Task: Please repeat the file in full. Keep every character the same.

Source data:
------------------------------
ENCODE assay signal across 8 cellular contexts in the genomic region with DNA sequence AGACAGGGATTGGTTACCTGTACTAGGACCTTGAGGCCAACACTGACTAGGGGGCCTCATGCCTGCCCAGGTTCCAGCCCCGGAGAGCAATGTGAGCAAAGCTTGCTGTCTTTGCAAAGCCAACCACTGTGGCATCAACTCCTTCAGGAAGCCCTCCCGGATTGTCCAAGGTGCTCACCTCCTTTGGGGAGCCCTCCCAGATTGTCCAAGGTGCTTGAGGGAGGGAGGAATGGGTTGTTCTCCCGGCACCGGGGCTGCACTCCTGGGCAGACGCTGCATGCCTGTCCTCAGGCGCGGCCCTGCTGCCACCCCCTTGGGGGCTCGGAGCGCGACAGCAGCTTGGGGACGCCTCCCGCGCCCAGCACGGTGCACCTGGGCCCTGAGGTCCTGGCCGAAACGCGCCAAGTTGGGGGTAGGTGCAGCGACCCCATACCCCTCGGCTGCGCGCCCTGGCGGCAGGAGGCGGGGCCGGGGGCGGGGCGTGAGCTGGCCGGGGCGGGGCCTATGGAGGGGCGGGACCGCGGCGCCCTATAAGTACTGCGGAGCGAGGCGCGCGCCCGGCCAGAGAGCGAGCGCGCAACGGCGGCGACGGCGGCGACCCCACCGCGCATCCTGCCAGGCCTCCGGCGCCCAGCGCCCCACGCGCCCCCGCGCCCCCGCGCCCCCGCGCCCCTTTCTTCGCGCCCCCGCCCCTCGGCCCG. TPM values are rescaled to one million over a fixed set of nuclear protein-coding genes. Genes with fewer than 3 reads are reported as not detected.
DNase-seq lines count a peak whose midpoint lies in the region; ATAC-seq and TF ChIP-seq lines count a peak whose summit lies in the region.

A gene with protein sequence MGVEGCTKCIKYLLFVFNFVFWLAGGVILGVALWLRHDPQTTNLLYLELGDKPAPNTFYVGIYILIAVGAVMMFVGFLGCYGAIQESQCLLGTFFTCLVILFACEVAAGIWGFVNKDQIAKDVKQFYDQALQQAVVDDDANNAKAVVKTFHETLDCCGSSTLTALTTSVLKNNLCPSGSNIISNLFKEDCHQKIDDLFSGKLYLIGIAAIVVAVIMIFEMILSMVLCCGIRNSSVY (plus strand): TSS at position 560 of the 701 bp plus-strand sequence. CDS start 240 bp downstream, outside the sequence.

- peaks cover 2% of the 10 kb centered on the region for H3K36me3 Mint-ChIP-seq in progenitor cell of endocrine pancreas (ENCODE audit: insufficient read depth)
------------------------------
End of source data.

ENCODE assay signal across 8 cellular contexts in the genomic region with DNA sequence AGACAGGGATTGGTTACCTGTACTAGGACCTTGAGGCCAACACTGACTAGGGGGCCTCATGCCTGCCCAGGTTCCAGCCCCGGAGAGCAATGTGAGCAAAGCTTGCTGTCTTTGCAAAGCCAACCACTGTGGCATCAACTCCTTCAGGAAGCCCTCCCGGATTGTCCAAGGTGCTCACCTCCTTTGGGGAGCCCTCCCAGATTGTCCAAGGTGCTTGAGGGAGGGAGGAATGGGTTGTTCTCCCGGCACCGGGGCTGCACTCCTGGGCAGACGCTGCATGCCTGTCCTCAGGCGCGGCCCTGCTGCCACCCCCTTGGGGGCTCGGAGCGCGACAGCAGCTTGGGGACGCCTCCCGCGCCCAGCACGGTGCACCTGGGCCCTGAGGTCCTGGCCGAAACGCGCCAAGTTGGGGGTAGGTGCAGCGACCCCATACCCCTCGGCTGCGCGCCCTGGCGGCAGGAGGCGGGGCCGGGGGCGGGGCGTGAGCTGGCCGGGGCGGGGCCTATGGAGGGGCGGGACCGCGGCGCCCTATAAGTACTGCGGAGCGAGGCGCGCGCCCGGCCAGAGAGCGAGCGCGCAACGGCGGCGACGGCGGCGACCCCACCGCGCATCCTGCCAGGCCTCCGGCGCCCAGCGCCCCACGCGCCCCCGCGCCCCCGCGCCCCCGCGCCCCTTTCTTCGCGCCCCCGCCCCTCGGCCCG. TPM values are rescaled to one million over a fixed set of nuclear protein-coding genes. Genes with fewer than 3 reads are reported as not detected.
DNase-seq lines count a peak whose midpoint lies in the region; ATAC-seq and TF ChIP-seq lines count a peak whose summit lies in the region.

A gene with protein sequence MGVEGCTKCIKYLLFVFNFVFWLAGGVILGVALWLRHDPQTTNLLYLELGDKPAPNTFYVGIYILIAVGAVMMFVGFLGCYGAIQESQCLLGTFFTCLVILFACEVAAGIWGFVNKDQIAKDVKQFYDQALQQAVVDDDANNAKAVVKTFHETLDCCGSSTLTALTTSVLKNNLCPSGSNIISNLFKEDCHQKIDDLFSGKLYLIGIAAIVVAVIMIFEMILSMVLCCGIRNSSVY (plus strand): TSS at position 560 of the 701 bp plus-strand sequence. CDS start 240 bp downstream, outside the sequence.

- peaks cover 2% of the 10 kb centered on the region for H3K36me3 Mint-ChIP-seq in progenitor cell of endocrine pancreas (ENCODE audit: insufficient read depth)